20.5 In Vitro Cell Viability and Gene Expression Analysis

Viable keratocytes were able to be cultured from both fresh and cryopreserved lenticules, and there was no difference in cellular morphology or proliferation rates between both groups [10, 13, 14] (Fig. 20.2). This suggests that although dead keratocytes were seen using TEM and TUNEL assay, there were enough viable keratocytes within the cryopreserved lenticules that could be isolated and propagated. Gene expression demonstrated keratocyte-specific markers, human aldehyde dehydrogenase 3A1 (ALDH3A1), and keratocan (KERA) to be found on both cells from fresh and cryopreserved keratocytes [10]. Both of these proteins are involved in the maintenance of corneal transparency [13, 14].


Fig. 20.2
Representative images of cultured keratocytes from ReLEx lenticules. (a, b, e, g) Fresh samples. (c, d, f, h) Cryopreserved samples. (a, c): ReLEx lenticules. (b, d) Free-floating stromal keratocytes following enzymatic digestion for at least 4 h in collagenase. (e, f) Attached keratocytes beginning to elongate into spindle-like fibroblastic cells by day 2 in culture. (g, h) Confluent stromal fibroblasts after 7 days in culture (Courtesy of et al. [10])

Hence, stromal lenticules extracted from ReLEx has been shown to remain viable after cryopreservation [10]. Although there was a decrease in CFD, the overall collagen architecture was preserved and there was good keratocyte viability. Keratocytes have been shown to be an important contributor for maintenance of corneal transparency, and this may be important if the lenticule is to be reimplanted in the future [1317]. However, as corneal stromal buttons decellularized of keratocytes have been shown to be viable following host keratocyte migration [18], the maintenance of overall collagen structural integrity post cryopreservation may be the more important finding.

20.6 Lenticule Reimplantation

The concept of potential reversibility can have significant appeal to patients by offering them the reassurance of being able to restore their corneas to the preoperative state and also allowing other future treatment. Potential uses of lenticule reimplantation include the correction of iatrogenic corneal ectasia, where stromal volume is restored in areas of thinning. This may be combined with collagen cross-linking performed to both the lenticule and host cornea for further structural re-enforcement to further arrest the ectatic process [19]. It may also be used as a means of treating presbyopia, by reimplanting the autologous lenticule reshaped to a +1.5 or +2.0 D power, in the nondominant eye of a previously myopic patient who had undergone refractive surgery to near emmetropia, to create a state of monovision [20]. With informed consent and serology clearance, it may also be used as an allogenic biological intrastromal inlay in the same manner as a synthetic corneal refractive inlay that has demonstrated some promise in the treatment of presbyopia, yet obviating the issues of polymer biocompatibility and complications such as corneal melting, alteration in tear film thickness and corneal topography, corneal erosions, and peri-inlay deposits [2124].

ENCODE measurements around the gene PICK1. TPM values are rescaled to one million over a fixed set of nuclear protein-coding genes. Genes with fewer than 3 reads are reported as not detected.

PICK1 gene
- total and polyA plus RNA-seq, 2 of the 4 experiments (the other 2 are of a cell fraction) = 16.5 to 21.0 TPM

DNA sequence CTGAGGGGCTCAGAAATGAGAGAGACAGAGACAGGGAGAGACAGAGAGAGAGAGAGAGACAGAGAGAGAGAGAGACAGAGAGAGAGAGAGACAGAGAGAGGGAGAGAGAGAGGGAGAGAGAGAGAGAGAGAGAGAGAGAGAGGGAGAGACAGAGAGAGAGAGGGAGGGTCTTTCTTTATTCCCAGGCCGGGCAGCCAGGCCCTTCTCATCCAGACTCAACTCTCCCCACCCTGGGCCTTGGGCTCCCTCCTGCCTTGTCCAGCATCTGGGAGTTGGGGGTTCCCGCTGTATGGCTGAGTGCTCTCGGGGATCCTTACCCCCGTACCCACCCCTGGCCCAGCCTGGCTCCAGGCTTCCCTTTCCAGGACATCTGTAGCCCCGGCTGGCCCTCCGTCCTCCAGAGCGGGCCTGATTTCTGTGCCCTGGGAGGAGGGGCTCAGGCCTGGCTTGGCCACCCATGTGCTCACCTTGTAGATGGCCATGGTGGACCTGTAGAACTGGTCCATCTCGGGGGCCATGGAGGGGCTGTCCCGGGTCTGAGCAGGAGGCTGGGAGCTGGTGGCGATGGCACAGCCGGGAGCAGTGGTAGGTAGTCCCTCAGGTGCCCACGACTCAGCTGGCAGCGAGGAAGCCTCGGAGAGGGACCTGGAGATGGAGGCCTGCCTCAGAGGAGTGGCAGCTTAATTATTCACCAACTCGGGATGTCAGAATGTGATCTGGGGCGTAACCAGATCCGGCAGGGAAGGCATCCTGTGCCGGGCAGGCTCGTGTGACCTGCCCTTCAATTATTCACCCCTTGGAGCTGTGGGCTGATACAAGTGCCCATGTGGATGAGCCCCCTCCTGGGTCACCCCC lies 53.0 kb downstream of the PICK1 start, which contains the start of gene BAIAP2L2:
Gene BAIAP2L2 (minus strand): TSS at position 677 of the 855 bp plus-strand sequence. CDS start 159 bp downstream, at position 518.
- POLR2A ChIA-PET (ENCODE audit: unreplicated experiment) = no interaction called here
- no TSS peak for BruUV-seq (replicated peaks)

The proof of concept of the idea of autologous cryopreserved lenticule reimplantation has been demonstrated in rabbit and a long-term monkey model [25, 26]. In the rabbit model, it was demonstrated that lenticule reimplantation restored preoperative corneal thickness and caused minimal corneal haze and wound healing responses in the short term [25]. At 28 days post-reimplantation, the implanted corneas were indistinguishable from unoperated control eyes [25]. In the monkeys, the safety, efficacy, and long-term outcome of autologous, cryopreserved lenticule reimplantation following myopic correction were further evaluated, with an emphasis on determining the potential for reversibility with regard to restoration of corneal thickness, curvature, and refractive status [26].

The rabbits underwent −6.00D ReLEx (FLEx) correction in one eye with the contralateral eye used as unoperated controls [27]. Stromal lenticules were transferred on to rigid gas permeable (RGP) contact lenses (Bausch & Lomb) with careful attention to maintaining anatomical lenticular orientation. The contact lens was placed in a lens case and cryopreservation technique was similar as described above [10]. Reimplantation of the lenticule was carried out 28 days after initial ReLEx (FLEx) procedure.

Slit lamp photographs showed that corneal clarity progressively improved from day 3 to day 28 following lenticule reimplantation and on day 28 was comparable to before ReLEx (FLEx) surgery (Fig. 20.3a). This was matched by a commensurate reduction in interface reflectivity based on confocal microscopy measurements: The anterior and posterior border of the lenticule showed increased light reflectance and was acellular on day 3 after reimplantation. On day 14, the reflective layer at both interfaces was less prominent and keratocytes were visible, particularly at the posterior interface of the lenticule (Fig. 20.3b). The reflectivity level of the anterior and posterior borders were seen to decrease over the duration of the study, with the intensity of the anterior border decreasing from 117.09 ± 20.67 on day 3 to 83.73 ± 14.15 on day 28 and the posterior border decreasing from 105.15 ± 12.87 on day 3 to 90.09 ± 14.10 on day 28. Significant difference (p < 0.05) was noted between day 3 and control and day 14 and control at both interfaces. The final keratometry following reimplantation was −0.6 ± 0.8 D from the preoperative correction. AS-OCT showed the corneas to be edematous compared to control eyes on day 3 after reimplantation but returned to normal at subsequent time points (Fig. 20.4).